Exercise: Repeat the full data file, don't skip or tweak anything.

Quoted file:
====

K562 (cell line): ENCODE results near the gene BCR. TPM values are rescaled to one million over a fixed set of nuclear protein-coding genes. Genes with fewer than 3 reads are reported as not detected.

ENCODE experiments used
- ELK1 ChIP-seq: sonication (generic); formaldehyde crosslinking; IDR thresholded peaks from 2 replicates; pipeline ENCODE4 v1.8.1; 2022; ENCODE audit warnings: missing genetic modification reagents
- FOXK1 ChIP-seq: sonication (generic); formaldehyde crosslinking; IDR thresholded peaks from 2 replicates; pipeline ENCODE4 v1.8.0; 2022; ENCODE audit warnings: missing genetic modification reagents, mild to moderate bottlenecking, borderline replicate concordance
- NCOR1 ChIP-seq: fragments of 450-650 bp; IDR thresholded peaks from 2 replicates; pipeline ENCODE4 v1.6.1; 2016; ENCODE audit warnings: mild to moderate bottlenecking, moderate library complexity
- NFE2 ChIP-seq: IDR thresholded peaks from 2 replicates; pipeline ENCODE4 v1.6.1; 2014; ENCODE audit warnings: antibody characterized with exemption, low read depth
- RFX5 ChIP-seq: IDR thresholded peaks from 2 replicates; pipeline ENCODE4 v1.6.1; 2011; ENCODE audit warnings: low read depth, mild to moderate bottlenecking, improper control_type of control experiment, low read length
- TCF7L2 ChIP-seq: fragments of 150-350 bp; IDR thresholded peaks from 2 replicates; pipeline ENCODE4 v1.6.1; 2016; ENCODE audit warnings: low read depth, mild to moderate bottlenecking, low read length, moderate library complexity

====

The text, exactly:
K562 (cell line): ENCODE results near the gene BCR. TPM values are rescaled to one million over a fixed set of nuclear protein-coding genes. Genes with fewer than 3 reads are reported as not detected.

ENCODE experiments used
- ELK1 ChIP-seq: sonication (generic); formaldehyde crosslinking; IDR thresholded peaks from 2 replicates; pipeline ENCODE4 v1.8.1; 2022; ENCODE audit warnings: missing genetic modification reagents
- FOXK1 ChIP-seq: sonication (generic); formaldehyde crosslinking; IDR thresholded peaks from 2 replicates; pipeline ENCODE4 v1.8.0; 2022; ENCODE audit warnings: missing genetic modification reagents, mild to moderate bottlenecking, borderline replicate concordance
- NCOR1 ChIP-seq: fragments of 450-650 bp; IDR thresholded peaks from 2 replicates; pipeline ENCODE4 v1.6.1; 2016; ENCODE audit warnings: mild to moderate bottlenecking, moderate library complexity
- NFE2 ChIP-seq: IDR thresholded peaks from 2 replicates; pipeline ENCODE4 v1.6.1; 2014; ENCODE audit warnings: antibody characterized with exemption, low read depth
- RFX5 ChIP-seq: IDR thresholded peaks from 2 replicates; pipeline ENCODE4 v1.6.1; 2011; ENCODE audit warnings: low read depth, mild to moderate bottlenecking, improper control_type of control experiment, low read length
- TCF7L2 ChIP-seq: fragments of 150-350 bp; IDR thresholded peaks from 2 replicates; pipeline ENCODE4 v1.6.1; 2016; ENCODE audit warnings: low read depth, mild to moderate bottlenecking, low read length, moderate library complexity